he tried "I can't help it; I'm a Nine" as a way of shirking his
responsibilities. We clarified that the Enneagram was not a 'cop-out'
, but gave him credit for creativity. Then we sent him off to do
Enneagram gave us a common language to discuss feelings, without
judgement or emotional charge. 14 year old Deanna noticed that she
was having trouble feeling her feelings. "I'm a One," she said.
"I need to move to Four more, I think." Brian watched his own difficulty
with feeling his anger and began to notice that it came out weeks
later at an unrelated person or event. He worked on feeling anger
in the moment. One day he was fighting with his dad. Suddenly, he
screamed an obscenity, ran into his room and slammed the door. When
he emerged, we all sat down to work it out. The initial disagreement
was easily managed. But, Brian was amazed at the feeling of expressing
anger in the moment and that became the focal point of our discussion.
was as important to our family Enneagram dynamic as self observation.
Dewitt and I shared our inner dialogue and feelings, hoping to model
non-judgement and open disclosure. It wasn't easy. Deanna and Brian
followed suit. We shared our best and our worst. We began to see
one another as fellow beings just doing our best to observe and
interrupt habits. This opened us to new levels of learning and acceptance.
mean to create the impression that we were paragons of Enneagram
virtue. Far from it. We had blind spots, and some of our learning
was painful. We just had to be present with all of it. As an Enneagram
teacher, I felt I applied the system well to my daily life. Yet,
Brian was 16 years old when I realized I had forgotten him. I forgot
the Nine! I spent so much time "making up" for Deanna being the
second child, and compensating her for Brian's strong connection
to his dad, that I simply forgot him. We spent family time together,
but never had I made an effort to spend one-on-one time with our
son. Like most Nines, he was easy to be around and all-accepting.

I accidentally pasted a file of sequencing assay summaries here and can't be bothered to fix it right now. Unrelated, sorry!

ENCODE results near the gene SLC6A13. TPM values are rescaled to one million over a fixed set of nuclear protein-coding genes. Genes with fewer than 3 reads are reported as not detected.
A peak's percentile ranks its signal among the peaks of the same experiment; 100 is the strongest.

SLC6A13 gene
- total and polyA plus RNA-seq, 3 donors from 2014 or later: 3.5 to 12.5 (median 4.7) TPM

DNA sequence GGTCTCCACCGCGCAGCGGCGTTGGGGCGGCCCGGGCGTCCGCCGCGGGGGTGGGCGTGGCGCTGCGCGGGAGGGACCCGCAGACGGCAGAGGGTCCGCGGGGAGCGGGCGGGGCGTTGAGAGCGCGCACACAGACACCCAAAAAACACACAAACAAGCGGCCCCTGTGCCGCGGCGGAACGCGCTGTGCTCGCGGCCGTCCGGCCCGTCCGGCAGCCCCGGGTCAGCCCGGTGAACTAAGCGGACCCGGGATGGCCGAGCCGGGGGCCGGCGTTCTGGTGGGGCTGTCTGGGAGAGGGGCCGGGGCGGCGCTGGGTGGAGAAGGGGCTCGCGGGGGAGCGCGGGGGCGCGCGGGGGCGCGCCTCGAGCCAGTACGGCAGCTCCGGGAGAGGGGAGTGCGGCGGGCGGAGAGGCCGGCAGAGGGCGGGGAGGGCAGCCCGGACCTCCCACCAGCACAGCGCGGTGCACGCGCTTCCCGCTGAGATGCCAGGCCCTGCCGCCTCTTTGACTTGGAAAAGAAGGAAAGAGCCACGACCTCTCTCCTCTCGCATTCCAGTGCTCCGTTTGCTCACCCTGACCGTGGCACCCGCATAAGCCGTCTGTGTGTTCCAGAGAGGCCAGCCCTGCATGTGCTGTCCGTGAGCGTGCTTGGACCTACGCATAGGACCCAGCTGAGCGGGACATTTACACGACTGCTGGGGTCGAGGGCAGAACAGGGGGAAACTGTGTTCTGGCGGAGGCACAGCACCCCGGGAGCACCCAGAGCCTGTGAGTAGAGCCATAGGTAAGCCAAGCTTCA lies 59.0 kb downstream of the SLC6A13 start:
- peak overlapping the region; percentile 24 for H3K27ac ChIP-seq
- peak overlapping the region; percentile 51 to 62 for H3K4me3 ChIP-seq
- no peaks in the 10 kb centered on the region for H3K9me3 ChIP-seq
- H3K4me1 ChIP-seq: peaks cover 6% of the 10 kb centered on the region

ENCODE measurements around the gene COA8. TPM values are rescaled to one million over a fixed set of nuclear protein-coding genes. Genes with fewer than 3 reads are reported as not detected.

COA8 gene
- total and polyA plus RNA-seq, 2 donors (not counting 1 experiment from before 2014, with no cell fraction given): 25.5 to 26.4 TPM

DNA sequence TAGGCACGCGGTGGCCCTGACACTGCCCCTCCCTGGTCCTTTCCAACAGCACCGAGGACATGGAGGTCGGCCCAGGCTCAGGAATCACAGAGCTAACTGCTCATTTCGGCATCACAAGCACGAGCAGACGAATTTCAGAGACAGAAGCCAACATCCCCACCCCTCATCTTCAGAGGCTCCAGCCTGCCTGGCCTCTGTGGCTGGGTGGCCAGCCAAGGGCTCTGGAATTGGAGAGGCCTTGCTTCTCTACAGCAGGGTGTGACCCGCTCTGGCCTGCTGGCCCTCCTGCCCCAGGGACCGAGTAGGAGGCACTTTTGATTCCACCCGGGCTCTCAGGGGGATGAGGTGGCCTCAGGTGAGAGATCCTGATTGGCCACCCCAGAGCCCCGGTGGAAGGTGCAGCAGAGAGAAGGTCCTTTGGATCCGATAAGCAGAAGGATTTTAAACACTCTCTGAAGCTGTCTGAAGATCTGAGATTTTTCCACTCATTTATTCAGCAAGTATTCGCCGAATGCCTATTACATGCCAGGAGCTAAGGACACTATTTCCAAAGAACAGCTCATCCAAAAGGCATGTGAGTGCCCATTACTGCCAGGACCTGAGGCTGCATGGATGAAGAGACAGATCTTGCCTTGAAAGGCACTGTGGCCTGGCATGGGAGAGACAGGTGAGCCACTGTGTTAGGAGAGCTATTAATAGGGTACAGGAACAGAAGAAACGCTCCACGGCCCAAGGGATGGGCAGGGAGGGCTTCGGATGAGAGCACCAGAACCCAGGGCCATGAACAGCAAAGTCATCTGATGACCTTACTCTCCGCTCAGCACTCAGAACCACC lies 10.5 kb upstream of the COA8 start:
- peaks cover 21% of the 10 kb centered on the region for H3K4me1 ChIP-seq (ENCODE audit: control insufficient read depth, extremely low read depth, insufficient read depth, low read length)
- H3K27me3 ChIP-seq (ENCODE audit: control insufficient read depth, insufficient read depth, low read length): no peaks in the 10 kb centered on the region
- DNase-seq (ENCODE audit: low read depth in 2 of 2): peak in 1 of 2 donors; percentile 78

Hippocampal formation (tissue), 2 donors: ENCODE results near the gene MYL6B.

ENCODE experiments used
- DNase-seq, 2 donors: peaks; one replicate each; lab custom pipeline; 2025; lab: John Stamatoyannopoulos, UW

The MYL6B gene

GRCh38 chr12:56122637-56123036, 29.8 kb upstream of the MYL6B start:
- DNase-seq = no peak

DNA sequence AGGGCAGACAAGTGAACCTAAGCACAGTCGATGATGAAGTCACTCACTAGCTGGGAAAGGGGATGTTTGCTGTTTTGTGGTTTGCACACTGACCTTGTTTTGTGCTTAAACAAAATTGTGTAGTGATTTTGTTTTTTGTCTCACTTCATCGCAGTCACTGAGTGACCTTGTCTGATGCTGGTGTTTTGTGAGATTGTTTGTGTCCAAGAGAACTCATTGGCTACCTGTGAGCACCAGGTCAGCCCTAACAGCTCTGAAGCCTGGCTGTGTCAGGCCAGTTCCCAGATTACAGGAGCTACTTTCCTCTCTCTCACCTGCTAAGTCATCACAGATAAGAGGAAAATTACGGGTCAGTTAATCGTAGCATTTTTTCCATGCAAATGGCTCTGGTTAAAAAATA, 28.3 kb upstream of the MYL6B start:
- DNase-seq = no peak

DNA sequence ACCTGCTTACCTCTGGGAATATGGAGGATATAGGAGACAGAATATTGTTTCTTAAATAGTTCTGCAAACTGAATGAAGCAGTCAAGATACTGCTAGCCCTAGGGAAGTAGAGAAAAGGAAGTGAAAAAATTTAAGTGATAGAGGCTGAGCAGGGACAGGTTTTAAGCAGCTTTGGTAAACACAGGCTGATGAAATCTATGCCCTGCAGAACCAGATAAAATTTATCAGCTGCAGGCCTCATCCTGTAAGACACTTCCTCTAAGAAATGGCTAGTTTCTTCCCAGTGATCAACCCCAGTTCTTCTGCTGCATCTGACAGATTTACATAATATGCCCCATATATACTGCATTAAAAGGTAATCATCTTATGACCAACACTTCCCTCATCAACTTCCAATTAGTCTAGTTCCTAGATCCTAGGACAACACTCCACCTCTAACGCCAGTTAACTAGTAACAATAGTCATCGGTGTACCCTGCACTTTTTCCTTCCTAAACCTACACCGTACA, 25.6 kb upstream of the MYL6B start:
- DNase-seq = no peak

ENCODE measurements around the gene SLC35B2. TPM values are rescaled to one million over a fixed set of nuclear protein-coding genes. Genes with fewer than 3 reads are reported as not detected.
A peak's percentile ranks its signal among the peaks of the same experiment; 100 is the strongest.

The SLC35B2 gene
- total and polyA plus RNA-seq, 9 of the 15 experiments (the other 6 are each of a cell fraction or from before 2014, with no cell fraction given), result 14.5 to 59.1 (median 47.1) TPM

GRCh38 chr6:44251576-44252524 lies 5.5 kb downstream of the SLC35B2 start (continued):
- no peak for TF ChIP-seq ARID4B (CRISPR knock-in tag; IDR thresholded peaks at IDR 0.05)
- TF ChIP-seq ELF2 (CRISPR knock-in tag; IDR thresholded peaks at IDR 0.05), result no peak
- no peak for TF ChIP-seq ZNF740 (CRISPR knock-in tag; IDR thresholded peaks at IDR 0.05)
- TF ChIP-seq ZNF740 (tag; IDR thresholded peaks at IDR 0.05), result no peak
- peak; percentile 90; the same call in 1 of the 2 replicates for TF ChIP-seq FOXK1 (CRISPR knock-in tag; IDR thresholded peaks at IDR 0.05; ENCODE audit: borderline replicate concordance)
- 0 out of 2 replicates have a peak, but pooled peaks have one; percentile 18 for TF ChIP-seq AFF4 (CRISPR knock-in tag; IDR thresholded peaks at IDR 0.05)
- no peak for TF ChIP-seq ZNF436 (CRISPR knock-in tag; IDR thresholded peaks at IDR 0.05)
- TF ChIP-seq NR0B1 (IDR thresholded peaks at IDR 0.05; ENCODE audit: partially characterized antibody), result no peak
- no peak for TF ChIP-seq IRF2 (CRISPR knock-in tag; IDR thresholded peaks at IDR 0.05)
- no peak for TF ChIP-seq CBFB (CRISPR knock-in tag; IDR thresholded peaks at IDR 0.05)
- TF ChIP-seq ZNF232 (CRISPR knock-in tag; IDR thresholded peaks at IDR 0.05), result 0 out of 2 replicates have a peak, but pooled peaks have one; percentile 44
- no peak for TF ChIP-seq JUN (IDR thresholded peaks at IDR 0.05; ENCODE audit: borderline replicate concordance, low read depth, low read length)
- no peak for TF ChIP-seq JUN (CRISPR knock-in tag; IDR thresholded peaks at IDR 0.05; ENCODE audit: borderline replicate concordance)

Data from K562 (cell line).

He never made any demands. I could have spent years of self-recrimination,
but chose to begin from where we were and take the next small sacred
step. I suggested we take an aikido class together. He jumped at
it so eagerly that it nearly broke my heart. Now Brian and I consciously
make the time to go out to breakfast, make art, or just talk. Though
I missed time that I can never regain, I'm grateful that we have
noticed that her father had a hard time with the low side of Four.
She internalized that as "Four is a bad place" and simply denied
any movement there. She proudly announced to us one day, "I never
move to Four. I only go to One and Seven." Another "Oops"! We slowly
began looking at the gifts of Four and encouraging her to watch
for her own deep emotional connection. She eventually came home
one day and told us in a wondering tone, "I'm in Four a lot! And
I like it!" The judgement had let go.
Enneagram has been a precious gift, contributing to the psychological
health of our family community in many ways. Although we haven't
discussed the spirituality of the Enneagram per se with our kids,
together we've learned about "waking up" by using it everyday as
a map and a practical guide for our journey. Most of all, the Enneagram
has taught us about love. Perhaps love is what spirituality is all
Sheppard, RN, CHT; 1996
Adapted from material presented at the 2nd annual meeting of the
Association of Enneagram Teachers in the Oral Tradition with Helen